Proper ergonomics matter. As more  and more people are working from home it’s important to remember to stay in a proper ergonomic position to avoid musculoskeletal problems. You do  not want to get into a situation where you are having additional issues  besides your injury that you will be needing surgery for. If working from  home you want to invest in the proper office chair with adjustable  features such as back rest, arm rests and lumbar support otherwise you  likely to develop neck, upper back and low back discomfort.

Improper economic setup can wreak havoc on the body. Sitting on a couch using a  laptop causes the body to slouch forward. Over time, forward head posture  can lead to muscle imbalances as the body tries to adapt and find ways to  hold the head up. Some muscles become elongated and weakened, whereas  other muscles become shorter and tighter. Overtime, this will cause a  decrease in the cervical spine curvature resulting in neck pain which can  include degeneration, bulging or herniated discs, pinched nerves and poor  posture.

Stretch to improve posture. Proper stretching will improve posture, align the shoulders and restore the curvature in the spine while preventing musculoskeletal imbalances as  well as aches and pains. 

Adjust accordingly. I  always tell my patients that they should adjust their position every 20 minutes. A trigger point or knot (a taut band in the muscle that becomes  tender to touch) can take 20 minutes to form if the body stays in a  static position. So get up and move and you are less likely to have aches  and pains. The more regularly you stretch, the better it is for your  body. The home exercises we usually prescribe to our patients include 4-5  stretches that we recommend performing 2-3x a day for optimal health and  wellness and to improve function. 

We’ve had to make this choice, which is not fair, where you are a patient in pain and we want to take care of you, but we have to decide if its safe to go ahead with that interventions.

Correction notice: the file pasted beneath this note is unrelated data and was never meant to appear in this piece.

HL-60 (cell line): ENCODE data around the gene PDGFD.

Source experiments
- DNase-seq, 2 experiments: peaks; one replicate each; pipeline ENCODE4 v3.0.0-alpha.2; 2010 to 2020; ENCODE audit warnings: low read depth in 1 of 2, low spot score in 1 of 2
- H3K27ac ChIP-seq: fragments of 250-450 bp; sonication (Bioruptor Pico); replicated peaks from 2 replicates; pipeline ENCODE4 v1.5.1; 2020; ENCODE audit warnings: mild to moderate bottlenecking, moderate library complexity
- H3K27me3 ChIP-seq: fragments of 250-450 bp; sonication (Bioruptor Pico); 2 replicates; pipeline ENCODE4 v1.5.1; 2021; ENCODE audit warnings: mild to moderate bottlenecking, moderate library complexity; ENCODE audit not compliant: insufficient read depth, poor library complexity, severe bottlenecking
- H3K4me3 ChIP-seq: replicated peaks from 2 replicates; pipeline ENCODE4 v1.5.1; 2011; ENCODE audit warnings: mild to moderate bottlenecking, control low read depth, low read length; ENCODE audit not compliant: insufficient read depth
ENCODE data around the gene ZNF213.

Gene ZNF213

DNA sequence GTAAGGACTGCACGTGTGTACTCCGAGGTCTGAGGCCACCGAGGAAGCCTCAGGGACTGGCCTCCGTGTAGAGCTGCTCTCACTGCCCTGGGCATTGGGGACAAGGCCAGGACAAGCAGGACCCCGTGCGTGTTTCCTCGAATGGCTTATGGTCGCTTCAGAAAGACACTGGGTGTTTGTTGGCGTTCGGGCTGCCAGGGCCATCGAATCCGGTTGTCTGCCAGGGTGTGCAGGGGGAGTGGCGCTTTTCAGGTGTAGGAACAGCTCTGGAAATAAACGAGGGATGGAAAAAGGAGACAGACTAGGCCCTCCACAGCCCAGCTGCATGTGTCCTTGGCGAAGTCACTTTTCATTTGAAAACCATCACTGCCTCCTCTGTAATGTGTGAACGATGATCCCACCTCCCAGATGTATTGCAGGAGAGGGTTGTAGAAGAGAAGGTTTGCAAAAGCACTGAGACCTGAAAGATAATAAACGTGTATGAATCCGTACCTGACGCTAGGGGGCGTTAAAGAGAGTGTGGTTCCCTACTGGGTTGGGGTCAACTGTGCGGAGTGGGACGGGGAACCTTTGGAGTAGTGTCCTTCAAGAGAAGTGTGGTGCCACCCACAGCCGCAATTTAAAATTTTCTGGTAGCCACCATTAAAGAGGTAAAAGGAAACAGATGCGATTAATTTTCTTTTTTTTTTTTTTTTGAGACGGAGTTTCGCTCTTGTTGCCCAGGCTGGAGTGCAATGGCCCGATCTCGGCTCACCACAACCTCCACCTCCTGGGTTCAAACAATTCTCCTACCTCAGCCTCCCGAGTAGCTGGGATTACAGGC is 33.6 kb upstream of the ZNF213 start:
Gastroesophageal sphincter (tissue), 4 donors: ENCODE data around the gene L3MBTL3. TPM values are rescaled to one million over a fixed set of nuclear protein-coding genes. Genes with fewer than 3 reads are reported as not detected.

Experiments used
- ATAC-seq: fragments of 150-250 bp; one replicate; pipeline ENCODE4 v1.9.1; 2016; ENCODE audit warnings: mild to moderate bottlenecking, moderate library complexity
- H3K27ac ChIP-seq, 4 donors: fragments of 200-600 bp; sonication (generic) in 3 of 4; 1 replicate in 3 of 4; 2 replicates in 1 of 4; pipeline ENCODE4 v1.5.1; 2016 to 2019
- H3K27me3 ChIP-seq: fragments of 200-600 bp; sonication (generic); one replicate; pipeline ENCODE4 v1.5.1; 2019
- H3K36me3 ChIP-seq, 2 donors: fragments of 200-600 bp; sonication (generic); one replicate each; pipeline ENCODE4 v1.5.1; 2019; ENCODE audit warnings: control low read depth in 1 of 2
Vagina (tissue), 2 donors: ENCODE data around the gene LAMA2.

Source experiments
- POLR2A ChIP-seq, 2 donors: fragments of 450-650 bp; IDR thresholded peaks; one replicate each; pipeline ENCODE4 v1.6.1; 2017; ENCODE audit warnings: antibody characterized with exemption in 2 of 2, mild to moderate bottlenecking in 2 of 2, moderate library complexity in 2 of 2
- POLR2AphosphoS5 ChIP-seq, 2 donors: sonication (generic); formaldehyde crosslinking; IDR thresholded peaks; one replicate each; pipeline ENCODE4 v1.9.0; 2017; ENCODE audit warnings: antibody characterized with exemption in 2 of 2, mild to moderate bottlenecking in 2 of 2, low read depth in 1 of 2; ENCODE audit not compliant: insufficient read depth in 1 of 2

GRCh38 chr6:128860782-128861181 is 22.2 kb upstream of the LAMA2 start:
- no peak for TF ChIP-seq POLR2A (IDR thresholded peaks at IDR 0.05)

When you weigh the risks and benefits—someone getting the infection or putting others at risk—it’s real. You are healthy staying at home and most of our patients are elderly and in the high-risk group. I try to help the patient to understand that I know they are in pain and I can give them something for it as opposed to risking this procedure when you may come in contact with the virus.

I understand it painful, but the patients I talk to now at home are getting better. They’re resting. They feel better because they’re not working or doing as much. They’re not driving for an hour or two through L.A. It’s a forced rest. Suddenly, they’re not doing the work they do every day and a reasonable percentage of patients are feeling better and have less pain.

Neel Anand, MD Professor of Orthopaedic Surgery and Director of Spine Trauma Cedars-Sinai Spine Center, Los Angeles

Do the best you can to continue your nonsurgical treatment to help manage the pain through this time when we are not allowed to do elective spine surgeries. That can be from their nontreating doctors, medication, physical therapy, injections, chiropractic, massage, etc. We have encouraged our patients to keep in touch with us for virtual visits because patients’ conditions can change and become urgent or nonelective, and we can do surgery in the right circumstances.

For our patients scheduled for surgery and just in a holding pattern. They’ve received exercises from a physical therapist or some online educational resource we can point them to while they wait for the surgery. For new patients, we can recommend they see a physical therapist. Most are doing an initial assessment and then using virtual technology to continue treatment plans for the patients.

We try to reassure patients that we are in the same scenario together; there’s not a lot we can do. We remind them that as soon as we get the green light, we will resume scheduling surgeries.

For pain management with prescriptions, in certain states the governors have relaxed the restrictions for online prescription writing and the federal government has relaxed some of the restrictions for cross-state prescribing.

Our patients have been extremely flexible and understanding but want to clarify: the reason elective surgeries were canceled was to help minimize the use of resources like doctors and nurses, ventilators and beds in hospitals. As the COVID numbers continue to increase, we want to keep patients out of the hospital since hospitals.

There are some clear guidelines as to what conditions are considered nonelective, like broken bones in the spine that were causing intractable pain and disability. We’ve had patients with trauma to the spine where they have an unstable injury to their spine with high risk spinal cord injury. They can have surgery in this COVID era because these are nonelective surgeries.

Dr. Richard V. Chua, MD, FAANS,FACS Clinical Professor, Department of Neurosurgery University of Arizona College of Medicine